BELEK (Antalya)

General Information:
The research site in Belek region covers an approximately 29.5 km shoreline that is located in the city of Antalya between the districts of Serik and Manavgat, bordered with Aksu River on the west and Sarısu River on the east. The region itself is very rich in floral and faunal elements due to the presence of various habitats with different characteristics such as forests, rivers, streams, brackish waters, agricultural areas, areas that become wetland in winters, and sand dunes. Tourism facilities, secondary residences and portable huts inhabit a considerable portion of the nesting beach, whereas some parts of the beach are still construction-free.

Importance of The Region In Terms of Sea Turtles :
The 29.5 km long Belek beach occupies a significant position by being the largest sea turtle nesting site in Turkey and the second largest known nesting site in the entire Mediterranean. The fact that the region is primarily a tourism centre and a secondary residence area brings along great problems concerning sea turtles. EKAD has been doing its best to improve the cooperation between tourism - local people - nature conservation studies in order to slow down the decline in sea turtle populations. The point reached after 8 years of effort is as positive as even scientific authorities may never doubt. Studies we carry out in Belek, which now has a status of "First Degree of Importance as a Sea Turtle Nesting Area", also serve for fulfilling the responsibilities brought upon our country by the international treaties we have signed.

Studies in The Region

Field Studies:
Field studies in the region are carried out by a team consisting of about 30 people, between May-September regarding the periods of emergence of adults and hatchlings. During those periods, data collection is carried out between 06°°-12°° in morning shifts and between 21°°-05°° in night shifts by teams of 2-3 people in each sub-section.

Morning shifts include census and recording of nests, marking nests with sticks showing date and number, taking "non-nested or possibly-nested adult track" records in cases where we fail to determine the location of a nest, and daily inspecting all these for future predations and during hatchling emergence period. We also enter all information about those nests and their progress to our database, while monitoring them at the same time by plotting them on scaled maps in our office.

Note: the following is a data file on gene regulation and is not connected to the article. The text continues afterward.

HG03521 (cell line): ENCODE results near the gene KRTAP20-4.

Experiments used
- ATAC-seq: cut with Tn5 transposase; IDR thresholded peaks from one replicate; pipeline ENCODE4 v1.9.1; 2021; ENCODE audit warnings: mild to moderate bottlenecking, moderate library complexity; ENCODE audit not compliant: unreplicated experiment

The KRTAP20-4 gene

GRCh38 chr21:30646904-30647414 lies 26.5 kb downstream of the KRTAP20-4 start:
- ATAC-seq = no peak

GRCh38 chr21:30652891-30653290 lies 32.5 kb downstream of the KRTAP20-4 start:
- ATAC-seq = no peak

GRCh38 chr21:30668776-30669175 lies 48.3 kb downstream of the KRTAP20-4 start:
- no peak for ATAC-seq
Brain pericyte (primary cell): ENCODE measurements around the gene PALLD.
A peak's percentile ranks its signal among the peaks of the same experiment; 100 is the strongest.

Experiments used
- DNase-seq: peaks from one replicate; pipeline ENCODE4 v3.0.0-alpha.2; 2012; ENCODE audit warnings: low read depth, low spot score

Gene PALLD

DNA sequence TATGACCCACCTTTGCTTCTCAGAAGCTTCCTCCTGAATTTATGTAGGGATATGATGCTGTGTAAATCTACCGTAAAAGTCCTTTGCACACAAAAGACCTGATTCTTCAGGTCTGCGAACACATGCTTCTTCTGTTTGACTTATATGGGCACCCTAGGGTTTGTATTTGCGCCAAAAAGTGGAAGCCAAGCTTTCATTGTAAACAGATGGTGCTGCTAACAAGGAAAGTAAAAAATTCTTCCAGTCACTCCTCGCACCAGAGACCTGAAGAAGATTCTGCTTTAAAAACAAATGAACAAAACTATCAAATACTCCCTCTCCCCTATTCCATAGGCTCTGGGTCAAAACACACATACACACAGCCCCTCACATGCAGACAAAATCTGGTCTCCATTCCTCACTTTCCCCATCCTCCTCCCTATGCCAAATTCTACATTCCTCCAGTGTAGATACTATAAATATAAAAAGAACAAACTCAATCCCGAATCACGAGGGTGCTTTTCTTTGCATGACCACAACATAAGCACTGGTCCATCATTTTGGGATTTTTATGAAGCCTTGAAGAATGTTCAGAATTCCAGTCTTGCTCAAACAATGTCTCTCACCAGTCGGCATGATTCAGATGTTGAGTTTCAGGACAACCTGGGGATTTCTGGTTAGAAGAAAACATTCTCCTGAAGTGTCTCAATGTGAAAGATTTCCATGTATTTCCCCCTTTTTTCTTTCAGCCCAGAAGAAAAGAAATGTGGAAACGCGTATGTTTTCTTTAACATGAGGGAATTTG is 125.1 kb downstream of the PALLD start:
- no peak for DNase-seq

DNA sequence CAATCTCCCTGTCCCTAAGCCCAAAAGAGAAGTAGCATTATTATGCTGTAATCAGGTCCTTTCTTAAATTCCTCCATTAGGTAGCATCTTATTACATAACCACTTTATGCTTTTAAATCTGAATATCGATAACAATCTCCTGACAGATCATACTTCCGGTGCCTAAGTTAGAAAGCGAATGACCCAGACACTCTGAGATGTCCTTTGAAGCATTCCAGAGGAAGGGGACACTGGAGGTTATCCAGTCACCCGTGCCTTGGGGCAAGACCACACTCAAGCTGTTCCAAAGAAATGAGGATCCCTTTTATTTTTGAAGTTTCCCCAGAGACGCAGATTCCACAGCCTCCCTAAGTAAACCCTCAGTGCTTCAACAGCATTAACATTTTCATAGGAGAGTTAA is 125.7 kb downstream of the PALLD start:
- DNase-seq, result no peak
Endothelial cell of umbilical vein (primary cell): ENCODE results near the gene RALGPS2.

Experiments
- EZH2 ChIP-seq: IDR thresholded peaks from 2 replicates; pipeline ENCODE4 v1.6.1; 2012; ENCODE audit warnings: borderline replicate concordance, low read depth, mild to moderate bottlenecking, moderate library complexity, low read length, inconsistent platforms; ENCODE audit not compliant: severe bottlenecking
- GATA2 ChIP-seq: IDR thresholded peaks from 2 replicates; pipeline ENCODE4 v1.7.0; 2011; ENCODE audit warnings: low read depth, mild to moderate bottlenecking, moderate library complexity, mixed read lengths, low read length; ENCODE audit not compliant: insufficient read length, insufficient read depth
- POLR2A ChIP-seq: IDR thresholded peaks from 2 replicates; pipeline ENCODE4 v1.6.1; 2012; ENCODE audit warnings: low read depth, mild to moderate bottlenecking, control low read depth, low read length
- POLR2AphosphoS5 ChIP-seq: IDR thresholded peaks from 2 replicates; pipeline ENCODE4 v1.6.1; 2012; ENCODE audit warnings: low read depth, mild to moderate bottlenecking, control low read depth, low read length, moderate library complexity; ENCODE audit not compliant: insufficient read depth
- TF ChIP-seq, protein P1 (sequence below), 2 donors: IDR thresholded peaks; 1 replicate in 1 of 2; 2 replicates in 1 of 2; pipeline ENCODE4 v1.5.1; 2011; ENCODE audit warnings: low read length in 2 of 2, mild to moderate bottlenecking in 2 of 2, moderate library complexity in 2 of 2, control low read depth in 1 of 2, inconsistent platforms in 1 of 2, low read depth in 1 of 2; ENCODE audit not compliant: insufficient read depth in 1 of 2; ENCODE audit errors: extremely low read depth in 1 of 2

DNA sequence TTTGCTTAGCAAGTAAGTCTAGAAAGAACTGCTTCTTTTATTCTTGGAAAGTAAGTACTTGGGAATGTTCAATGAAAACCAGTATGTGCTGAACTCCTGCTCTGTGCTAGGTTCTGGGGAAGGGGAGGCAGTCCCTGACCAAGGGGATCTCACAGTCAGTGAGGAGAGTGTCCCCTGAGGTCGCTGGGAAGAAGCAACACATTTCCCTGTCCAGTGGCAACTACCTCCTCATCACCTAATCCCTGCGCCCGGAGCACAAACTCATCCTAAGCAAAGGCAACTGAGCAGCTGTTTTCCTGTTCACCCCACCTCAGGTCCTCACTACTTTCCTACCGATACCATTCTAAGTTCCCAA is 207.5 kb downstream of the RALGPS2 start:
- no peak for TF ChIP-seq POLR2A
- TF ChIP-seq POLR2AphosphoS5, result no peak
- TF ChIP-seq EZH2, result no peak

We cage the nests located either in front of tourism facilities or in areas prone to natural predation to prevent any possible undesired damage, provide the necessary information to the security staff of establishments where we place the cages, and make sure that they keep the nests safe until hatchlings come out.

Studies carried out during the hatchling emerging period include tracing hatchling tracks on sand to determine the nests they belong to, their dates, and number of hatchlings (dead and/or alive) stuck in nests, collecting data concerning the number of hatchlings which have emerged, reached the sea, and/or failed to reach the sea, and investigating the cause of death for hatchlings that have failed to reach the sea.

After a certain period of time, we conduct control openings in order to determine the hatchling success and to compare the data we obtain from the nests with the previous data obtained by tracing hatchling tracks.

Educational Studies:
Info-Desk in Belek Centre
Seminars for Hotel Personnel
Briefing Studies for Tourists
Beach Talks
Sea Turtle Education Seminars for Local Authorities
Briefing Studies for Tradesmen
Educational Seminars and Activities for Local Schools

Click for more information about Belek Volunteer Program...

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